How to create furniture in Google SketchUp

I downloaded Google’s SketchUp just to check it out. I was actually thinking of doing some landscaping (figuring out what trees and shrubs to plant and where to plant them on a little piece of barren land I own). But I got a bit distracted and since I want to create a clothes rack of some sort, I thought I’d give it a go.

Final results:

using dimensions (they update as you edit)
indigo furniture render



It was a lot easier than I expected, and even though I do have some experience modeling in 3D, I’m sure pretty much anybody can do this.
I used Google SketchUp 7.1 and Indigo renderer (optional, only if you want to render – you need both Indigo (trial) and Skindigo for SketchUp)

So I drew a simple sketch by hand (on paper) first and made some measurements and wrote them down.
Then I installed the Indigo plugin and application (that’s pretty straightforward and you only need this if you want to photo-render).
Then I started SketchUp (selected the “Product Design and Woodworking – Millimeters” template) and started drawing.

Google Sketchup Template Selection - Furniture and Woodworking

template selection

Basically, you draw rectangles:

drawing rectangle in sketchup

drawing rectangle in sketchup

Then you “extrude” them (or “push/pull” the faces as SketchUp puts it) to create 3D objects:

push/pull

push/pull

What’s important to note at this point is the “Length” input on the bottom bar. You don’t have to click in it, you can just type at any time.
So, while you’re pulling a face from the rectangle, you just type 18 and hit Enter and you will have pulled the face away by 18 millimeters. Same with all other dimensions:

dimensions bar

dimensions bar

One important thing to note is the SketchUp lets you select by face, edge, or by dragging around elements you want to select. But, when creating furniture, you want your objects to act as real-life elements (you want doors, table-tops and shelves, not a collection of rectangles and edges).
So, you create “components”. You select the 3D object you’ve just created, and make it a component (also give it a good, recognizable name):

"Make Component" menu item

"Make Component" menu item

Make Component dialog

Make Component dialog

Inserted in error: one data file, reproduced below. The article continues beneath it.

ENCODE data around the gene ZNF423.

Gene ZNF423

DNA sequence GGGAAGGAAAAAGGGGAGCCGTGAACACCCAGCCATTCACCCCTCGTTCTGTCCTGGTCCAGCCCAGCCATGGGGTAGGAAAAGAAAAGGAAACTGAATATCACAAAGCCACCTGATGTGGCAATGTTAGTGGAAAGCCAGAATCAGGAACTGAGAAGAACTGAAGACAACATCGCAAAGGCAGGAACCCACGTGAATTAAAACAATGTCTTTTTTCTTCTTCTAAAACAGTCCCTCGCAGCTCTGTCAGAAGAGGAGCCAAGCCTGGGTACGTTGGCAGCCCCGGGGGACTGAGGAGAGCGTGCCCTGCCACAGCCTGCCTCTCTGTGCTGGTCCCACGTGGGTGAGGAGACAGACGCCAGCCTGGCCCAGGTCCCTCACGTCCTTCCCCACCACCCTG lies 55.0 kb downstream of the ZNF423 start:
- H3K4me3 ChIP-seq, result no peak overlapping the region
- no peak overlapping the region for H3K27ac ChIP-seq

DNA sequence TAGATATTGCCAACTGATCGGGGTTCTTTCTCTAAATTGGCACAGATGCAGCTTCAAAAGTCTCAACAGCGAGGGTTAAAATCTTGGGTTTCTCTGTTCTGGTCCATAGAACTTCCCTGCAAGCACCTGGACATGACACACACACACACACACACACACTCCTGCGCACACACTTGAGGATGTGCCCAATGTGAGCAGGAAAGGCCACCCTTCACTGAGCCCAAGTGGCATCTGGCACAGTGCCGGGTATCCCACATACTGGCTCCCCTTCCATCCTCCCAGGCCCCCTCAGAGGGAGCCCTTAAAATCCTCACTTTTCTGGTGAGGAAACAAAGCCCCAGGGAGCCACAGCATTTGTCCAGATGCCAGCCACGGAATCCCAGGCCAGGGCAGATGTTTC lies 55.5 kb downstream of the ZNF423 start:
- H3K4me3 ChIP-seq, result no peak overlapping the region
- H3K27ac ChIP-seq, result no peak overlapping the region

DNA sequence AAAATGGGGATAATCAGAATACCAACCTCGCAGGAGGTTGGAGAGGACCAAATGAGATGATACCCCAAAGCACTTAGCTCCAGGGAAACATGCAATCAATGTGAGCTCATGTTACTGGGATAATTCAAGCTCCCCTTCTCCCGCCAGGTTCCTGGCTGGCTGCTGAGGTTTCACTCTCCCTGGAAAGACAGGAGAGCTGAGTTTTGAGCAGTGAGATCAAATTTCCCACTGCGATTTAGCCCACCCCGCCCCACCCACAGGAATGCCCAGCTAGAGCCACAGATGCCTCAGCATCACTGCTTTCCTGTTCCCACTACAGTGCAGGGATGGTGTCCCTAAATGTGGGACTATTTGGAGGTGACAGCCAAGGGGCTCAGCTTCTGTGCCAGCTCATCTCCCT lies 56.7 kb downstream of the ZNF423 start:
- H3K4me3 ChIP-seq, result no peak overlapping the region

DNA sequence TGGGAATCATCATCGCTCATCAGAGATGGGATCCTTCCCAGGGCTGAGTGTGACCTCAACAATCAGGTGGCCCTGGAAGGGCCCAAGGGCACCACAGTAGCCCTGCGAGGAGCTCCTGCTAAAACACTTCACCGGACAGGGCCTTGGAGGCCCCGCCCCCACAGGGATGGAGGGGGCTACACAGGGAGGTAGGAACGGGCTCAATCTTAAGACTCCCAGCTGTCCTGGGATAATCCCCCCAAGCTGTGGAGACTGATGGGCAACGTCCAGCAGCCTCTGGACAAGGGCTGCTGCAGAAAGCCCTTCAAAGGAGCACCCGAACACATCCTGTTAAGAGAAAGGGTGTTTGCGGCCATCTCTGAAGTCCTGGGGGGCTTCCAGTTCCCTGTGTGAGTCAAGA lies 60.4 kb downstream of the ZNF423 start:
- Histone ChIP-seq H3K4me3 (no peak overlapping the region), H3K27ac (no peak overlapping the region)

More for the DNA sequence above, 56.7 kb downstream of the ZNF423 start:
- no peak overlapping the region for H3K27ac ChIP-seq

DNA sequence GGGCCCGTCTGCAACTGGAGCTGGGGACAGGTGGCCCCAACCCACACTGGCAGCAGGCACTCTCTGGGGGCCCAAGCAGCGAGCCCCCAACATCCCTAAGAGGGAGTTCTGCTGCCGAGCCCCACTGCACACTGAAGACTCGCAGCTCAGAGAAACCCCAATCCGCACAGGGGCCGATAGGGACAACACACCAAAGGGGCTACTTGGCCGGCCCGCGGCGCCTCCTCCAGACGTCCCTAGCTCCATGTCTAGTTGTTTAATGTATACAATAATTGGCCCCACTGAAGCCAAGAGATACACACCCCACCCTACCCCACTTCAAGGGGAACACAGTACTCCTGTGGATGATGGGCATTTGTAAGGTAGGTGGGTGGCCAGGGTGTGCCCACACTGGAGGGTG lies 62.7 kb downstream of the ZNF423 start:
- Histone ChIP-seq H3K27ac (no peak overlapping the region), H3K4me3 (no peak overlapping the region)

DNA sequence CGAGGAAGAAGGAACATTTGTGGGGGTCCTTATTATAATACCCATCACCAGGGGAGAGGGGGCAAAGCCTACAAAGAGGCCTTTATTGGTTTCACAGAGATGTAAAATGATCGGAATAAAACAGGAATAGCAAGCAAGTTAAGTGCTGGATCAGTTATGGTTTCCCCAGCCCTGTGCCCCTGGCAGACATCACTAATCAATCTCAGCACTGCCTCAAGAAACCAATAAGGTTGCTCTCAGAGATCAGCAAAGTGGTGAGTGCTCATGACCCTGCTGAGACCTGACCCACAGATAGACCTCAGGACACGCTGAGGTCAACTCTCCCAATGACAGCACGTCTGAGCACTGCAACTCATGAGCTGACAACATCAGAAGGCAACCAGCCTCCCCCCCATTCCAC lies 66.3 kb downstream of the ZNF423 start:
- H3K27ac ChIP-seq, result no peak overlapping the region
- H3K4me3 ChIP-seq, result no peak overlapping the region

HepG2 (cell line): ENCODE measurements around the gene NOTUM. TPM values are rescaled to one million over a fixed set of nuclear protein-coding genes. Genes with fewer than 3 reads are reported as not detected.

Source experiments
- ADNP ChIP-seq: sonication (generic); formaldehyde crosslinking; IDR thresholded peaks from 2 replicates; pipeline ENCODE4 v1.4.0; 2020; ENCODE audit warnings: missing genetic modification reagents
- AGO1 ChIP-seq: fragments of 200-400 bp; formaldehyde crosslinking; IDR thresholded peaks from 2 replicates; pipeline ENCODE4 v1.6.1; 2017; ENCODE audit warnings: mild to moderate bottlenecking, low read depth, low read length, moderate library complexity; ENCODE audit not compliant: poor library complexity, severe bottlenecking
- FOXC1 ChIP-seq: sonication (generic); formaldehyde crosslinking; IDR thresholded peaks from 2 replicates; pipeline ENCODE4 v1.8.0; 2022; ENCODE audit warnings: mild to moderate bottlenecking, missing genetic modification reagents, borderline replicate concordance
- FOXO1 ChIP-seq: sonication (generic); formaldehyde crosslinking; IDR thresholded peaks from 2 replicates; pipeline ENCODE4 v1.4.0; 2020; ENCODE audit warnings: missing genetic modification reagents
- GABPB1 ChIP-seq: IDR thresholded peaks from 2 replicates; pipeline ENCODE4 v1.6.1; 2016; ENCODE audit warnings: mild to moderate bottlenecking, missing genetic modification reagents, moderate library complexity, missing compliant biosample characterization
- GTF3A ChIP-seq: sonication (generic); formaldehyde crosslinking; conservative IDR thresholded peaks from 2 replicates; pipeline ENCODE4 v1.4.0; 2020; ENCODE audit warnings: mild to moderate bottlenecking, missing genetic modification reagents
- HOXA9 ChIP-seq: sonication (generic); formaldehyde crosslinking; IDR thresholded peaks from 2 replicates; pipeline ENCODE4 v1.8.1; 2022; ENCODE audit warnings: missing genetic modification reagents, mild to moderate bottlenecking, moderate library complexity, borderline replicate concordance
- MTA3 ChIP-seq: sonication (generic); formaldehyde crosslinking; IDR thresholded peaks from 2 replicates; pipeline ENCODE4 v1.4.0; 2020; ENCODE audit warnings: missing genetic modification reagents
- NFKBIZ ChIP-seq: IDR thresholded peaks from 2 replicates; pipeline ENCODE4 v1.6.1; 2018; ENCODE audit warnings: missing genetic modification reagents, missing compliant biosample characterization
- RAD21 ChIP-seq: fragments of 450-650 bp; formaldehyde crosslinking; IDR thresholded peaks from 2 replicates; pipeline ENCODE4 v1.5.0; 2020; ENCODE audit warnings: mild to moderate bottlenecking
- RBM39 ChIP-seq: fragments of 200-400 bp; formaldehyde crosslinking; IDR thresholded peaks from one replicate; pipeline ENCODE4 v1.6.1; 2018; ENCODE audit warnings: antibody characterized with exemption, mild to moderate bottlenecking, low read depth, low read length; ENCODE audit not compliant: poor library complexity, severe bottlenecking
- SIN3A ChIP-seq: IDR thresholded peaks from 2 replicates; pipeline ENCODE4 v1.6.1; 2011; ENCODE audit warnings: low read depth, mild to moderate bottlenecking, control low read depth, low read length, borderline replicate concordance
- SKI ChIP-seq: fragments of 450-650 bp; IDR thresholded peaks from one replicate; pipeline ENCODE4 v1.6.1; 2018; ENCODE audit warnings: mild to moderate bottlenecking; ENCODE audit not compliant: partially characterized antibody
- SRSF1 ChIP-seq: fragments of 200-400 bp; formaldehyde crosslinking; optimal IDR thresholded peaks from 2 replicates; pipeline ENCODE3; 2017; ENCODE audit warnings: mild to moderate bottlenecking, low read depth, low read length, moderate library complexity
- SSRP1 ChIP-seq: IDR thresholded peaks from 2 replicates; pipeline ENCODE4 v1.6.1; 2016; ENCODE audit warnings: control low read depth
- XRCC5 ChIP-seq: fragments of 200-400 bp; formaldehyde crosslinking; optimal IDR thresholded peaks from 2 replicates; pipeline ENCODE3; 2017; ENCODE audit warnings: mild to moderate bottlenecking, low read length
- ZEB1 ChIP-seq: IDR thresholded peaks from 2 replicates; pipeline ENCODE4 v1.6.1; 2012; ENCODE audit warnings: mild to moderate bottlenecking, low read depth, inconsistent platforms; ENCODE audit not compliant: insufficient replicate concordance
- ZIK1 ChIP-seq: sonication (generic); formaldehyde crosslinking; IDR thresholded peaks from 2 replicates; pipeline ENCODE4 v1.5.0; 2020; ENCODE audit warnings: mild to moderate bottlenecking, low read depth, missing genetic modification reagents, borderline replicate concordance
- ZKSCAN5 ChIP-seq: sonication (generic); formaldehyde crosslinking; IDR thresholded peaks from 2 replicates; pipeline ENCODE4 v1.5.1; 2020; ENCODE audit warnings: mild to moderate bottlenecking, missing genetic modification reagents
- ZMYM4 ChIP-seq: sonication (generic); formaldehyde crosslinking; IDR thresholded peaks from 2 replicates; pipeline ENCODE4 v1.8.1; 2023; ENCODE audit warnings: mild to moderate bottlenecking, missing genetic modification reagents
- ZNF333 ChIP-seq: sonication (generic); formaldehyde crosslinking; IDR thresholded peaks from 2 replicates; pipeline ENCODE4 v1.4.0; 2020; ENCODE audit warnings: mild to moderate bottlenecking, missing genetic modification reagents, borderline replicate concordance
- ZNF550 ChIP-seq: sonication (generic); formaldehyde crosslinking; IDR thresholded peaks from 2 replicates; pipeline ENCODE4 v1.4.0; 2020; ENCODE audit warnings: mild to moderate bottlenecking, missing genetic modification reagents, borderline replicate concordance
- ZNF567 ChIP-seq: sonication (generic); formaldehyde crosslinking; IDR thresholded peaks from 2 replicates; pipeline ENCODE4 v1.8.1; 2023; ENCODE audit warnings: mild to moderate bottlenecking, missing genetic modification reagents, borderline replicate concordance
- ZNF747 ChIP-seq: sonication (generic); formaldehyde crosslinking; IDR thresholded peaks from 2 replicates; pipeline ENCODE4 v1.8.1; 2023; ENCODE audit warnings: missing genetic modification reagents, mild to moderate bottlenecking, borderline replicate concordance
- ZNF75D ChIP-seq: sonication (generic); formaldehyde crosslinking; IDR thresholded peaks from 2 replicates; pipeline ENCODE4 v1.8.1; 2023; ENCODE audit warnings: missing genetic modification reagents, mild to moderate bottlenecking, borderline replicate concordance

Once you’ve created a component (let’s call it “shelf bottom”) you can duplicate it (Copy & Paste and click to position it / or Copy & Paste in Place, which puts it right over the old one) and move it around with the “Move” tool. Pay attention to how you can move around in 3D by pointing your mouse in the right direction (I found it quite intuitive) and also pay attention to snapping between components (that will greatly help you position objects in relation to each other).

snapping and endpoints

snapping and endpoints

Keep adding more, rotating, moving and snapping them together:

more components

more components

Editing components is pretty easy: double-click and you’re in edit mode. Now you can push/pull or move edges or faces around. Still, you have to remember that editing a component will edit all instances of that component on stage. You can right-click and select “Make Unique” if you want to avoid that, or, better yet, explode it and create a new component.

more components

more components

more components

more components

You can also use “Dimensions” (Tools -> Dimensions) to create dimension figures. Just zoom in and out and click the endpoints of what you want to measure.

using dimensions (they update as you edit)

using dimensions (they update as you edit)

Keep creating and duplicating components until you get what you want and remember a few tips:

1. Keep you components properly named
2. Pay attention to snapping when editing, moving or rotating. You can “stick” two pieces of furniture together just by dragging from the right corner when moving.
3. Remember editing one component will edit all components on stage.
4. Remember to always type dimensions while working: create a rectangle “320″ in length, then pull one of the faces by “18″ then make it a component, copy & paste, move it upwards by “200″, then copy&paste, rotate it by “90″, etc, etc.

I won’t get into the rendering part, you can check out the documentation for Indigo at their site and also the faq at the forums. But it’s all pretty simple. A few steps and you get something like this (granularity can be improved by letting it render for longer, these are 5-6 minutes worth of render time):

indigo furniture render

indigo furniture render

indigo furniture render

indigo furniture render

indigo furniture render

indigo furniture render

This was just a little guide based on my first attempt at using SketchUp. Hope it helps. I think you can go further with furniture creation, with more advanced techniques here (watch out for “construction guides” and some cool youtube videos).

Want to see it turn to actual furniture? Check out Turning SketchUp 3D Furniture into Real Furniture

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5 Responses to “How to create furniture in Google SketchUp”

  1. Hey says:

    Hello! nice post :D very informative.

  2. Hey, great post. I build something like this in my house. only problem, I actually had to spend about $12 bucks to purchase the plans. too bad i didn’t find this post first!

  3. Guido says:

    Now this is a very helpful post for the absolute beginner in SketchUp. I was fidling with it for some time, but I created my table in just under an hour (I’m making a table from refurbished wood).

  4. Squirrel says:

    Glad you found it useful :)

  5. Squirrel says:

    this seems to be my most viewed post. creating furniture in google sketchup. who would’ve thought?

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